Ok, so the title of this post might be a little misleading. There are, in fact, numerous problems/nuisances that go hand-in-hand with having a tube sticking out of your arm. For instance, you are unable to shower without suiting up your entire upper arm in layer upon fashionable-but-oh-so-stiff layer of Press-N-Seal saran wrap, followed by a ziplock baggie with the bottom cut out, which is then held in place with several rounds of waterproof medical tape (and, after all that, it still only seems to work about 1/2 the time!). Another, more minor, example of a problem that arises when medical tubing is protruding from your body is the fact that, well, it hurts! Along with the puncture site, there are the tube clips that dig into your arms when you try to cover the area with an ace bandage or some other kind of "sleeve" to keep all the tubes from dangling everywhere anytime you move.
Along those lines, I find the specific "problem" I'd like to address tonight (a/k/a the one that's currently bothering me): the adhesive bandaging. Up until today, I have actually been extremely impressed with how well my body has adapted to the PICC line and how little I've noticed it's there. Again, it's kinda hard to miss a tube coming out of your arm, but the position of the line and the bandaging have all caused minimal discomfort or interference with my daily life. Until today. The home nurse came today to take blood samples and the change the dressing (even though that really wasn't necessary since they did it in the hospital on Friday). While changing the dressing, she specifically asked me I'd like the tubes pointing upward or downward, and I said I'd like to keep them upward. However, perhaps because we were chatting too much, she ended up doing the complete opposite: the tubes are pointing downward, right into the crook of my elbow, and the tape from the adhesive bandage is also in my elbow crease, which means I can't fully extend my arm. Furthermore, something about the way this bandage was put on feels like it is uncomfortably pulling on my skin no matter if I try stretching my arm out or bending it in. Argh! The bandage that was on before today was perfect - it was placed high enough that it did not restrict my arm movements and the adhesive wasn't so strong that it was already causing skin irritation. I hate to bother her again, but this just won't do. All I can focus on is how uncomfortable my arm is - this simply will not fly for another week, so I'll be calling her in the morning.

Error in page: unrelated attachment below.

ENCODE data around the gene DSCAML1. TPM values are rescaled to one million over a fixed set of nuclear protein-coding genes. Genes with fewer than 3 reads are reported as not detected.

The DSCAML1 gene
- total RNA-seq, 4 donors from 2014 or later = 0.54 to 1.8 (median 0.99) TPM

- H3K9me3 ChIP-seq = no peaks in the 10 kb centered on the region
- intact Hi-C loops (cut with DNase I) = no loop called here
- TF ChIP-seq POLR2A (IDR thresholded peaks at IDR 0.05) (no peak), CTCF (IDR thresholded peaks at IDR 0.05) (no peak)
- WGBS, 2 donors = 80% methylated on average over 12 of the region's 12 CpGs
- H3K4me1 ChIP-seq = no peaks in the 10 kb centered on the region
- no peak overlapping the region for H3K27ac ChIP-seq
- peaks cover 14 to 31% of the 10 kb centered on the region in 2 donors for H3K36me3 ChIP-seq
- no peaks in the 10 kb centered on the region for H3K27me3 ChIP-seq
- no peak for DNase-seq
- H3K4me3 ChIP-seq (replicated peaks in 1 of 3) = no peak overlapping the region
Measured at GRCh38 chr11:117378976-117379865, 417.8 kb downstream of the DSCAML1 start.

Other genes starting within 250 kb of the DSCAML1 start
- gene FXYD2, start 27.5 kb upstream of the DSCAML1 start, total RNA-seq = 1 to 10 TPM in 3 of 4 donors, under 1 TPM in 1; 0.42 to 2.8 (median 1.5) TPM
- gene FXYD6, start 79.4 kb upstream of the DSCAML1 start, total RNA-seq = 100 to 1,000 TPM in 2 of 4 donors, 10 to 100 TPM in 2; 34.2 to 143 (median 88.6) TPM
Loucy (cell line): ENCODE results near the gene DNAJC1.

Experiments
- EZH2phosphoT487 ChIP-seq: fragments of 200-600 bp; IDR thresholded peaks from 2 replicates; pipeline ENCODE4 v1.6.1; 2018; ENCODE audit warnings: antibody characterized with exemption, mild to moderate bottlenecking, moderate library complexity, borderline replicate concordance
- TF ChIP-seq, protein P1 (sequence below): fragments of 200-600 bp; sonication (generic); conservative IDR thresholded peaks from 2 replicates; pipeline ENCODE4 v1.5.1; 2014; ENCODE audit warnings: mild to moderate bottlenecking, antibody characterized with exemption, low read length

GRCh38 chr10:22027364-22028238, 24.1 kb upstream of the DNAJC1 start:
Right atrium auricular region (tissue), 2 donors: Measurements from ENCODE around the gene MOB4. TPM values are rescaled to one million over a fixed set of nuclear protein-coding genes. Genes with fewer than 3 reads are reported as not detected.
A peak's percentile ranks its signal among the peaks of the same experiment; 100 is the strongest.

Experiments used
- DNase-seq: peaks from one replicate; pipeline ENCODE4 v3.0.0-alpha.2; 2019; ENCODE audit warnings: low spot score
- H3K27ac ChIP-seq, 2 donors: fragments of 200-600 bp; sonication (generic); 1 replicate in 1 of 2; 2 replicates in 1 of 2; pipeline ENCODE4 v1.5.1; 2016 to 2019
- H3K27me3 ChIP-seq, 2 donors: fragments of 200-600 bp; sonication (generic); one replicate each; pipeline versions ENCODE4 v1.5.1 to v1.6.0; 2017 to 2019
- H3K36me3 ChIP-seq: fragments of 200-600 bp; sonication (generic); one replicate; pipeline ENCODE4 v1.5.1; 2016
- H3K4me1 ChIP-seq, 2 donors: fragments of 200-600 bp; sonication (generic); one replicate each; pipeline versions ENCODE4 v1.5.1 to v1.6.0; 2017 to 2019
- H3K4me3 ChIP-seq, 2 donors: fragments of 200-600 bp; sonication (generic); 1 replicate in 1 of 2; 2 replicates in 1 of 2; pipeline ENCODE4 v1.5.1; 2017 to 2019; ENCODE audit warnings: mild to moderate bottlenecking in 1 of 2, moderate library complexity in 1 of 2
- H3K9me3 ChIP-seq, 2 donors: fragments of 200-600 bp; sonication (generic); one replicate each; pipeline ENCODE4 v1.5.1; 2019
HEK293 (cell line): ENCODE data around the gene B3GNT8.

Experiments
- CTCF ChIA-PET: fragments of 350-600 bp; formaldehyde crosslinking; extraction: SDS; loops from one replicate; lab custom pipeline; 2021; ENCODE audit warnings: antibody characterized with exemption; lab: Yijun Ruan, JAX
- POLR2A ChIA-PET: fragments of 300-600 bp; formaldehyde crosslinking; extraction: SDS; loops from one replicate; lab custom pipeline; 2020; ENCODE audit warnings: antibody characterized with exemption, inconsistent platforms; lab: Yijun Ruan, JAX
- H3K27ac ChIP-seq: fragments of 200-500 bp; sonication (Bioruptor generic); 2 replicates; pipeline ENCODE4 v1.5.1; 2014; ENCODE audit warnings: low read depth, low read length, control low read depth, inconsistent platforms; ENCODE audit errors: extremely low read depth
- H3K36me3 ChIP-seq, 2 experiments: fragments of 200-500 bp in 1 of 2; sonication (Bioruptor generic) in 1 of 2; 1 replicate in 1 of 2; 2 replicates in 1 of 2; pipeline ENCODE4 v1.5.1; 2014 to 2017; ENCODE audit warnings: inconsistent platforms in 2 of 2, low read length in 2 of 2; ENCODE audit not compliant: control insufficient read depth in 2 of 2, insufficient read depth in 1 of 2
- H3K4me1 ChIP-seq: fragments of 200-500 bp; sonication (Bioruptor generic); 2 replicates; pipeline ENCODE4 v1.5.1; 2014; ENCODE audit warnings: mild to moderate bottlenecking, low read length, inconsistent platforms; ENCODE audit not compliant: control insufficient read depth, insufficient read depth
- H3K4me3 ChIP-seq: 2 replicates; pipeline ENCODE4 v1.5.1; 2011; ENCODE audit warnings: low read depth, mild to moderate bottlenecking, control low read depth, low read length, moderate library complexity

Ok, and now as a closing note, I want to acknowledge how amazing PICC lines. The initial insertion of the line is a bit painful, yes, but not nearly as bad as needing to have a new IV put in every few days! And beyond that, it allows those patients who otherwise have no need to be in the hospital to leave the hospital and conduct their intravenous treatments at home. It allows you to continue with your normal life, whether that is at school, work, chasing your small children,or buying your wedding gown. Plus, and perhaps most importantly, PICC lines can make you feel better almost instantly! I have now been on IVs for merely a week, and can already tell that I feel stonger and have more energy and breath to laugh with my family and fiance. Though a pain to keep up with, these home IVs cold great power to heal.
And now, fellow CF-patents and friends - does anyone else out there have a PICC right now? What is "the problem" that is bothering you this time? Also - does anyone have a good way of getting residual adhesive sticky off of my skin? Any advice would be appreciated!
Monday, February 4, 2013
I just have to take a moment to brag a little that my almost-husband is an amazing man. In the past week, he has unexpectedly taken two full days off of work to be with me at a doctor's appointment for a PICC line placement, and then again for sinus surgery, and then made that time up by going in on a Saturday; he has driven across town multiple times to pick me up/drop me off at my house, and driven me to a pre-wedding beauty appointment when I couldn't drive myself but was too stubborn to admit defeat; he has held my hand in the pre-op room and made me laugh an unseemly amount for someone about to go into surgery; he has tenderly changed bloody bandages from under my nose, and patiently listened to my drug-induced Downton Abbey ramblings; he has somehow made me still feel pretty even when I have no make-up on, am sporting a hospital gown, and have gauze taped under my nose; and, perhaps most telling, he very willingly skipped out on a superbowl party so that he could instead watch it with me(/beside me) on a smaller tv while I looked at flower girl dresses on Amazon. This was his first real go-around with the uglier side of CF life, and while I could tell he was a little nervous about figuring everything out, he did an amazing job. I am blessed, and I am so excited to marry you, Mr. B.